Do’s & Don’ts of Cinematography


I am close to finishing taking notes on The Five C’s of Cinematography – a highly illuminating piece of text that any aspiring filmmaker absolutely must read – and I’m going to share those notes when I’m finished transcribing them to a word file. For now, here are the 7 Do’s and Don’ts as outlined in the book in the chapter of Composition.

DO’s & DON’Ts

  • Do combine long horizontal lines, static or slow panning camera, soft lighting, slow moving or static players, lengthy scenes, to inspire a quiet, peaceful, restful mood. Don’t destroy the effect by tilting the camera upward, or by allowing fast player movement, or by editing with short, choppy scenes.
  • Do compose a series of tall vertical columns fronting a courthouse in a dignified manner with a symmetrical, static composition. Don’t destroy the effect by panning horizontally across the vertical columns.
  • Do increase the action effect of mountain climbers, racing cars, marching soldiers, by staging their movement so that the viewer’s eye must travel in a diagonal pattern.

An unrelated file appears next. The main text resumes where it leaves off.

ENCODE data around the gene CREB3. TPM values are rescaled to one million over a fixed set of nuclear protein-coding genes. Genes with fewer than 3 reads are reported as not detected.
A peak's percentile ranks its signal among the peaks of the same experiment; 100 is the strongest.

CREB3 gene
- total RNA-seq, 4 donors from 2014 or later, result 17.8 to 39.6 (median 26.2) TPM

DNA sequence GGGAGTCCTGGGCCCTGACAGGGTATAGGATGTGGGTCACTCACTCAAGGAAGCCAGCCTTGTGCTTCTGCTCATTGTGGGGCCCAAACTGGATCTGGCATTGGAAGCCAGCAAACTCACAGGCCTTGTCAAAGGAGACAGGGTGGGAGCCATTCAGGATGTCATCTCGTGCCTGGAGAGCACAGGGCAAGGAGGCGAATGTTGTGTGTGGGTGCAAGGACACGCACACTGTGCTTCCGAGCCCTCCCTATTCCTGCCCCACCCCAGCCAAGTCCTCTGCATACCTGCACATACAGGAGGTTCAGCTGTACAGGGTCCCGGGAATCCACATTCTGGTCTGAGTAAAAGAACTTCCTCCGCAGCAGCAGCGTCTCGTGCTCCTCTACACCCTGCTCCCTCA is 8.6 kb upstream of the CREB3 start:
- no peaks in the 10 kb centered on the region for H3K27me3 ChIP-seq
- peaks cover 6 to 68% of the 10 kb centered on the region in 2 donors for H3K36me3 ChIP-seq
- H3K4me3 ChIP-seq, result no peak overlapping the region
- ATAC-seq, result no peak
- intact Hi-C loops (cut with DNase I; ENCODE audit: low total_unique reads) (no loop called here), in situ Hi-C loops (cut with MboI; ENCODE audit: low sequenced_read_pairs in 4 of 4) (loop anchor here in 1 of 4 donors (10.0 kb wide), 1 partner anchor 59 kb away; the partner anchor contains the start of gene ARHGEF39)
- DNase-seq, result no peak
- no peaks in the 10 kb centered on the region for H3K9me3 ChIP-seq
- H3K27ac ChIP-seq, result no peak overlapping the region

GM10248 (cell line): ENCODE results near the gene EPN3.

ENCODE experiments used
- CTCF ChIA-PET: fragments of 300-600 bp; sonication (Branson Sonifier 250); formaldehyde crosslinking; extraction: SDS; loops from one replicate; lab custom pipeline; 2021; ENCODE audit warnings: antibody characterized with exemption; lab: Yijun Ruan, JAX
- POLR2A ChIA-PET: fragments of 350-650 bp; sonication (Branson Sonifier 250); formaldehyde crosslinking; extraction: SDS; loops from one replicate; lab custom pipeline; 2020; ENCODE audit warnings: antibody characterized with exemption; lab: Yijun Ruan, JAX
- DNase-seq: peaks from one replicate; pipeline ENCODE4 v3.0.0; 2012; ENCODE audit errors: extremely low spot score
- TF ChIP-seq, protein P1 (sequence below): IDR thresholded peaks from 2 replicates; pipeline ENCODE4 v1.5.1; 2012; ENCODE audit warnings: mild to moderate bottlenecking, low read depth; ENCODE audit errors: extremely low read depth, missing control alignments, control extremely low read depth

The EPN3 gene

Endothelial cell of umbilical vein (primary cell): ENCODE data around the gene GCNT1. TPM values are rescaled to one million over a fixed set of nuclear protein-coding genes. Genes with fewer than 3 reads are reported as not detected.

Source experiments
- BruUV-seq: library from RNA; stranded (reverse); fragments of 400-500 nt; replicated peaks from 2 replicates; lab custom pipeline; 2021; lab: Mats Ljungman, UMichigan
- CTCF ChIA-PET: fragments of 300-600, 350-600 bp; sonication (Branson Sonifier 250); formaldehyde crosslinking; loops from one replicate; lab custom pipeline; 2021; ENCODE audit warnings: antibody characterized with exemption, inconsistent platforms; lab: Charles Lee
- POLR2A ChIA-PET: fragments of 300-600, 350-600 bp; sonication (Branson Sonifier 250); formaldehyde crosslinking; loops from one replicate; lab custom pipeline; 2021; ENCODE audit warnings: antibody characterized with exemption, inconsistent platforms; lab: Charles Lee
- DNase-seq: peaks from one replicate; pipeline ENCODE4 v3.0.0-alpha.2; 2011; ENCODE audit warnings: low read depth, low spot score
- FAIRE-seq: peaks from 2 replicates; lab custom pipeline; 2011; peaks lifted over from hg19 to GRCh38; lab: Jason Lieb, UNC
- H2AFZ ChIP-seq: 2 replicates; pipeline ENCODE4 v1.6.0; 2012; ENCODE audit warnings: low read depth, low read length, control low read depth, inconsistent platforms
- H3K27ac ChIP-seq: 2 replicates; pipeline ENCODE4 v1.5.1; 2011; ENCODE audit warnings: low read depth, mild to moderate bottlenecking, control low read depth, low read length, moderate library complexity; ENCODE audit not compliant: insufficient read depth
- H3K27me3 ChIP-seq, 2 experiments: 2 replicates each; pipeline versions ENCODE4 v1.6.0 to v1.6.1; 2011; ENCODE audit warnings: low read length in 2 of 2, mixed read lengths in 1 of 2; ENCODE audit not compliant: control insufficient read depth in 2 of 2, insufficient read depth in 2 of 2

• Do record the graceful effect of a skier twisting and turning downhill by following with a curving camera movement.
  • Do employ slanted Dutch camera angles, dynamic compositions, dramatic lighting, and rhythmic editing to create an unbalanced, tilted, unstable effect on anything weird or violent.
  • Don’t employ unusual camera angles, distracting background movement or off-beat lighting on a simple scene with important dialogue, which requires greater audio than visual attention.
  • Do strive always to preserve unity of style throughout a sequence.


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